In a few weeks, Clarivate Analytics will release their 2016 Journal Citation Report (JCR), which will disclose the Impact Factors of over ten-thousand academic journals.
With each release, the JCR also suspends titles for citation practices that distort their Impact Factor score and rank. Last year, 18 titles were suspended from the JCR, 16 for high levels of self-citation, the other two for “citation stacking,” a behavior that is more informally referred to as a citation cartel. In prior years, the JCR suspended many more titles. In 2012, a total of 65 titles were suspended. In 2011, it was 50 titles.
The Impact Factor is a lagging performance indicator — a measure of last year’s citation count to papers published in the preceding two years. If you’ve identified that citation distortion has already taken place in your journals, as a publisher, there is little you can do but wait for your day of reckoning and hope that your journal escapes suspension.
Last year, Retraction Watch covered the investigation of a soil scientist, Artemi Cerdà, who allegedly coerced authors to cite his own papers and journal, Land Degradation & Development (LDD), for which he served as Editor-in-Chief before being forced to resign.
The collective effect of his coercion resulted in a massive increase of LDD’s Impact Factor, from 3.089 in 2014 to 8.145 in 2015, according to the JCR. Some of this rise can be attributed to self-citation, which accounted for one-third (33%) of its score. (Before Cerdà assumed the role of Editor-in-Chief in 2013, self-citation accounted for just 1% of LDD’s Impact Factor.) The other contributing cause of LDD’s score was citation stacking.
Using JCR’s cited-by tables, I was able to plot the flow of citations among four journals with which Cerdà was involved. This type of graph is called — somewhat befittingly — an alluvial plot, named after the sediment patterns made by moving water.
Among these four journals, we find a high flow of citations made in 2015 to other papers published within the same journal (top panel). This pattern of self-citation is not uncommon among specialist journals, as related papers are often published within same journal. What IS surprising, however, is when this flow of citations is focused on papers published in the prior two years (bottom panel) — the window from which the Impact Factor is calculated.
Self-citation and stacking were responsible for doubling Land Degradation & Development‘s 2015 Impact Factor
In 2015, nearly half (46%) of self-citations in LDD were focused on the prior two years of publication, compared to just 4% of LDD citations made to other journals. You can see this flow of green citations in the bottom panel of the above figure.
Even more extreme was the flow of Impact Factor-directed citations from Solid Earth to LDD. In 2015, the journal sent 350 citations to LDD, 68% of which were focused on the prior two years. In sharp contrast, Solid Earth only sent a total of 58 citations to itself.
So, why didn’t the Journal Citation Report suppress LDD and Solid Earth in 2015? To consider a journal for citation stacking, the JCR measures:
- Donor journal citations as a percent of recipient’s total journal citations.
- Donor journal citations as a percent of citations counted toward recipient’s Impact Factor.
- The number of donor journal citations counted toward recipient’s Impact Factor.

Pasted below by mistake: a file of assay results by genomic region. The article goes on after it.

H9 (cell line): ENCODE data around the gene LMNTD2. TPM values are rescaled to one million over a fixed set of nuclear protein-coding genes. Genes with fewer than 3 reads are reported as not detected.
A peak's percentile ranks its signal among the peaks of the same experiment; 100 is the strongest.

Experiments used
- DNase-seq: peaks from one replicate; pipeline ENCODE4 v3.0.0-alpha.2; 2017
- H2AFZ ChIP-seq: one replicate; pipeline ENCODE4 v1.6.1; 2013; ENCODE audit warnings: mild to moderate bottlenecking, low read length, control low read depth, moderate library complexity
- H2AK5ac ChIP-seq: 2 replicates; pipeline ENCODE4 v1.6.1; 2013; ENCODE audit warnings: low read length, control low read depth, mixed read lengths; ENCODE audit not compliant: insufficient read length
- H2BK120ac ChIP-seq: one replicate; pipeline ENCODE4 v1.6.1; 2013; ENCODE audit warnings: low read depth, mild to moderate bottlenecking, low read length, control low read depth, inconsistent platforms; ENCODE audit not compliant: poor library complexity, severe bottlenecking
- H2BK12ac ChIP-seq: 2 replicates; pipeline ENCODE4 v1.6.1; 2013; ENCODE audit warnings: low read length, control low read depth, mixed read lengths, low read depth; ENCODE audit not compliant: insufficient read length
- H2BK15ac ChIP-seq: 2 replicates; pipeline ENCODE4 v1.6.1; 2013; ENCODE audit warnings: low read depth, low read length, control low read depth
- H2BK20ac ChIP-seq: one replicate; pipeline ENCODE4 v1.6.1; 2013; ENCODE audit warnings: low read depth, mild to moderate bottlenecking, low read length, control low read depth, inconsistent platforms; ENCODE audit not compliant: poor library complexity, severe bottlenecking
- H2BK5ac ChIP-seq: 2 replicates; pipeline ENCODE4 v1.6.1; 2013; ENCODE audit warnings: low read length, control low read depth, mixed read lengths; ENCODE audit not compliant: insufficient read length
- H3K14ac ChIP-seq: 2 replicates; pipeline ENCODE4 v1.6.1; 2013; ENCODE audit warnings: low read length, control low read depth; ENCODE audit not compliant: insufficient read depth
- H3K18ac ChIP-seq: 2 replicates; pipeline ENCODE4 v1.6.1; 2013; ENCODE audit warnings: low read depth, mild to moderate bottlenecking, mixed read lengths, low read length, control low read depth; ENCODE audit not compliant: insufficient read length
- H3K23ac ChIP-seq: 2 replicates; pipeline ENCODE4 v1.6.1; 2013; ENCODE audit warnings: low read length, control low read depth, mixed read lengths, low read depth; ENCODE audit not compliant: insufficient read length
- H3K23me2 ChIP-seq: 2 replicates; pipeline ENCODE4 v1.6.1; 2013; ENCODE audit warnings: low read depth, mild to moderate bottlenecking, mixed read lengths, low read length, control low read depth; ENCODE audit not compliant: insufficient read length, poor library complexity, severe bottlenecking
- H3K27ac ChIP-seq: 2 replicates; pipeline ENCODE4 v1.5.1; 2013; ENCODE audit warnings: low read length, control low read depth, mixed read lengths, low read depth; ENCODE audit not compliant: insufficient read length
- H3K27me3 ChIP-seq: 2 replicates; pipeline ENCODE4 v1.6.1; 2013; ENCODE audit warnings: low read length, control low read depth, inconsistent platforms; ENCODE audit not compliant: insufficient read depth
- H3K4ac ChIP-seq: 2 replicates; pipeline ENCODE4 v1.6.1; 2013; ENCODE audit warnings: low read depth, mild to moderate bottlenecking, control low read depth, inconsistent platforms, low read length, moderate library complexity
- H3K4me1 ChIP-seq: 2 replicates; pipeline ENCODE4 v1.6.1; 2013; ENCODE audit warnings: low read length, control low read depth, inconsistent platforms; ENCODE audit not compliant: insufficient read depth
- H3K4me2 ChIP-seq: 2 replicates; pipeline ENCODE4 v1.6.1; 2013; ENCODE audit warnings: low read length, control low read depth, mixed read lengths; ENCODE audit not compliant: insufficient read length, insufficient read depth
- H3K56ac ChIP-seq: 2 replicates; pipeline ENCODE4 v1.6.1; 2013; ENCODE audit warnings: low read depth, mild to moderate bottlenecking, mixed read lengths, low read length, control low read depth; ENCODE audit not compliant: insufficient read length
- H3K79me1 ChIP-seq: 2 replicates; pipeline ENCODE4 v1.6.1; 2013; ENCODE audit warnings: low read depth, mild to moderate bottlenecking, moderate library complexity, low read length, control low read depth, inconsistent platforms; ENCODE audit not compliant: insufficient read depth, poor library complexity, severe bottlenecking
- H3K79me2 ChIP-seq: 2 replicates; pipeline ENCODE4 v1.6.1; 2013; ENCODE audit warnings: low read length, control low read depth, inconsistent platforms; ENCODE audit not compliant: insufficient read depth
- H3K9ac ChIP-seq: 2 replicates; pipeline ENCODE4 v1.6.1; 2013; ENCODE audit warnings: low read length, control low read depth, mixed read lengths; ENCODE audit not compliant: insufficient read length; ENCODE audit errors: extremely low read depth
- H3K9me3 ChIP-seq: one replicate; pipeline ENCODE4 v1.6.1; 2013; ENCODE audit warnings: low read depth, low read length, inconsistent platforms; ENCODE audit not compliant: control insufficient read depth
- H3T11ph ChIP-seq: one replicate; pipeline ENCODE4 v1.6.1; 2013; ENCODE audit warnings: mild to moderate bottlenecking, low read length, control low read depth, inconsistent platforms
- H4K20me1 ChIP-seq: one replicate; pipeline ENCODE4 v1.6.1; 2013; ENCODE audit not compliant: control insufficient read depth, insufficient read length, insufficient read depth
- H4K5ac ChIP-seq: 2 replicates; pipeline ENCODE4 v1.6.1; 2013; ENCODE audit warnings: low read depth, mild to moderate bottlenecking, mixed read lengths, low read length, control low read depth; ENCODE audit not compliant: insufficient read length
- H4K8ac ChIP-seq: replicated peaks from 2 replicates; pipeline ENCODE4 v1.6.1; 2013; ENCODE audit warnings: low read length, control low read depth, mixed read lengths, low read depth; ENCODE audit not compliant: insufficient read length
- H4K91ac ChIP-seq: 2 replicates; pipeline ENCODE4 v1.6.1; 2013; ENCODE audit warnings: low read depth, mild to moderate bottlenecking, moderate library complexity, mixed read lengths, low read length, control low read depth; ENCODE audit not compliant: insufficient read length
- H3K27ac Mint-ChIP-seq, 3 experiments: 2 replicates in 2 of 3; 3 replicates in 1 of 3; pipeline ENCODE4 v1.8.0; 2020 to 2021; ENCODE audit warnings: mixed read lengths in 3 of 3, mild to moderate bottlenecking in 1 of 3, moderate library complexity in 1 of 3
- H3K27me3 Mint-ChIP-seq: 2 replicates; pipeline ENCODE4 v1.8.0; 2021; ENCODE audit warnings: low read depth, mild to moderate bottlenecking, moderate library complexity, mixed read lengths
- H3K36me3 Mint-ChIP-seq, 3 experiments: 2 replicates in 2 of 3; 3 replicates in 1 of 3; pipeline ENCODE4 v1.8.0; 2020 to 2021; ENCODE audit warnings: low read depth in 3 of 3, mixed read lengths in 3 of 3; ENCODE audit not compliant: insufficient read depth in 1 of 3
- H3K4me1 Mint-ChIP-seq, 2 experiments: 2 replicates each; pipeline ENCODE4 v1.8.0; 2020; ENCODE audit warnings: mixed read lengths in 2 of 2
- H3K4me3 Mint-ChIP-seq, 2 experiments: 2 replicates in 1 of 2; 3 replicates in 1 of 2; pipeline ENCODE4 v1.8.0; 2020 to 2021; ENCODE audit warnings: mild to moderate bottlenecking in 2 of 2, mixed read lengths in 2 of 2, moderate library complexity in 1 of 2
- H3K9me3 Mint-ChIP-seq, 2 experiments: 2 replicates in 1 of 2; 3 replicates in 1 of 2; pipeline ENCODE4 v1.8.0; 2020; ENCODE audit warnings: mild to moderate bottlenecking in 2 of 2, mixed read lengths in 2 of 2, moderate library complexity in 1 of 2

- Proportion of citation exchange between the donor and recipient journal.
In an email response from Stephen Hubbard, Content Team Lead for the JCR at Clarivate Analytics, Solid Earth and LDD met the first three criteria but failed the fourth.
While I appreciate that suppression decisions are based on a multiple criteria, the combined effect of self-citation and stacking was significant. Without them, LDD’s 2015 Impact Factor would have been just half (3.982) of the score it received (8.145).
Based on raw calculations, if LDD is included in the 2016 JCR, it will receive another Impact Factor score above 8, and self-citation will account for almost half (49%) of its score. I also count a total of 207 Impact Factor-directed citations from Solid Earth to LDD, which will account for 19% of its score. We should also remember that the investigation by the European Geosciences Union reported citation coercion in other journals as well.
There should be no question of the cause and purpose of the manipulation. We have have a smoking gun. We have resignations. It never gets clearer than this.
I work with editorial and publication boards who routinely ask me about strategies to increase their Impact Factor scores. While questions of self-citation and stacking often come out obliquely, some editors get incensed when they believe that their competitors are getting away with it, often flagrantly. Citation manipulation is therefore justified as a way of leveling the playing field. Personally, I find this line of thinking pernicious as it normalizes unethical behavior. Even coercion can be acceptable just as long as you don’t commit too much of it.
To me, the inclusion of LDD and Solid Earth in the 2015 JCR sends a strong message that citation manipulation is acceptable behavior just as long as it doesn’t reach a critical level — a level that is set absurdly high. Second, in the case of LDD and Solid Earth, there should be no question of the cause and purpose of the manipulation: We have have a smoking gun. We have resignations. It never gets clearer than this.
This leaves us in a quandary on what should happen next. Should LDD and Solid Earth be suppressed in the forthcoming 2016 JCR? If so, is it fair that the journal continue to bear the responsibility of the past editor? If not, has the damage to the reputation of the editor and offending journals sufficient punishment? And, most importantly, has Clarivate’s criteria for suppression changed the way we think about citation manipulation?